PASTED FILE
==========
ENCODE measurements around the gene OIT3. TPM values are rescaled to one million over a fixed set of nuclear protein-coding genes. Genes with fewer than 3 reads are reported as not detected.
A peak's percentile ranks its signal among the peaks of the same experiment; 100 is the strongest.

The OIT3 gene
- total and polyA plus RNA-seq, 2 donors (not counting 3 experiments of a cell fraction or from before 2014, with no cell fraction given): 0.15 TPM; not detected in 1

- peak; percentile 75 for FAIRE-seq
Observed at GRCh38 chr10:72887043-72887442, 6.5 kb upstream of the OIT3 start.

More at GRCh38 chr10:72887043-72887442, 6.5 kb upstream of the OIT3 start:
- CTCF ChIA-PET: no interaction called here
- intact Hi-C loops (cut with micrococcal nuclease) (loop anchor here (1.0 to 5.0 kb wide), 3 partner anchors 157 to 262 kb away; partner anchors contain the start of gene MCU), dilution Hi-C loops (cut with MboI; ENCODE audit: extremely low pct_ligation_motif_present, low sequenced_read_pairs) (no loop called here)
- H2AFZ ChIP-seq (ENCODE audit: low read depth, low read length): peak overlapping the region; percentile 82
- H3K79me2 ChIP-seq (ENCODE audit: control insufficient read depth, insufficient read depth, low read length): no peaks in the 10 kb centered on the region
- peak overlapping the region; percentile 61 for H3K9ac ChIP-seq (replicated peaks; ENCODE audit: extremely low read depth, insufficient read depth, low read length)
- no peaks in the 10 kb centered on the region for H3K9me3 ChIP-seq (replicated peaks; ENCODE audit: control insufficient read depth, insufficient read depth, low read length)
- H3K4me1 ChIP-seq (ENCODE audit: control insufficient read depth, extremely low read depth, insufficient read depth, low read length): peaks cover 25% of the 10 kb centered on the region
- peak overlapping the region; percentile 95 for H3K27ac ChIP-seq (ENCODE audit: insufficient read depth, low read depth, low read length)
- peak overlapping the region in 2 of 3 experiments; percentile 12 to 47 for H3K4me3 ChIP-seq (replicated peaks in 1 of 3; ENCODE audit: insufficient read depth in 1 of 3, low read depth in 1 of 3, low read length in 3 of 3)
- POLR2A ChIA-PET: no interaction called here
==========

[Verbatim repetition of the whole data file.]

ENCODE measurements around the gene OIT3. TPM values are rescaled to one million over a fixed set of nuclear protein-coding genes. Genes with fewer than 3 reads are reported as not detected.
A peak's percentile ranks its signal among the peaks of the same experiment; 100 is the strongest.

The OIT3 gene
- total and polyA plus RNA-seq, 2 donors (not counting 3 experiments of a cell fraction or from before 2014, with no cell fraction given): 0.15 TPM; not detected in 1

- peak; percentile 75 for FAIRE-seq
Observed at GRCh38 chr10:72887043-72887442, 6.5 kb upstream of the OIT3 start.

More at GRCh38 chr10:72887043-72887442, 6.5 kb upstream of the OIT3 start:
- CTCF ChIA-PET: no interaction called here
- intact Hi-C loops (cut with micrococcal nuclease) (loop anchor here (1.0 to 5.0 kb wide), 3 partner anchors 157 to 262 kb away; partner anchors contain the start of gene MCU), dilution Hi-C loops (cut with MboI; ENCODE audit: extremely low pct_ligation_motif_present, low sequenced_read_pairs) (no loop called here)
- H2AFZ ChIP-seq (ENCODE audit: low read depth, low read length): peak overlapping the region; percentile 82
- H3K79me2 ChIP-seq (ENCODE audit: control insufficient read depth, insufficient read depth, low read length): no peaks in the 10 kb centered on the region
- peak overlapping the region; percentile 61 for H3K9ac ChIP-seq (replicated peaks; ENCODE audit: extremely low read depth, insufficient read depth, low read length)
- no peaks in the 10 kb centered on the region for H3K9me3 ChIP-seq (replicated peaks; ENCODE audit: control insufficient read depth, insufficient read depth, low read length)
- H3K4me1 ChIP-seq (ENCODE audit: control insufficient read depth, extremely low read depth, insufficient read depth, low read length): peaks cover 25% of the 10 kb centered on the region
- peak overlapping the region; percentile 95 for H3K27ac ChIP-seq (ENCODE audit: insufficient read depth, low read depth, low read length)
- peak overlapping the region in 2 of 3 experiments; percentile 12 to 47 for H3K4me3 ChIP-seq (replicated peaks in 1 of 3; ENCODE audit: insufficient read depth in 1 of 3, low read depth in 1 of 3, low read length in 3 of 3)
- POLR2A ChIA-PET: no interaction called here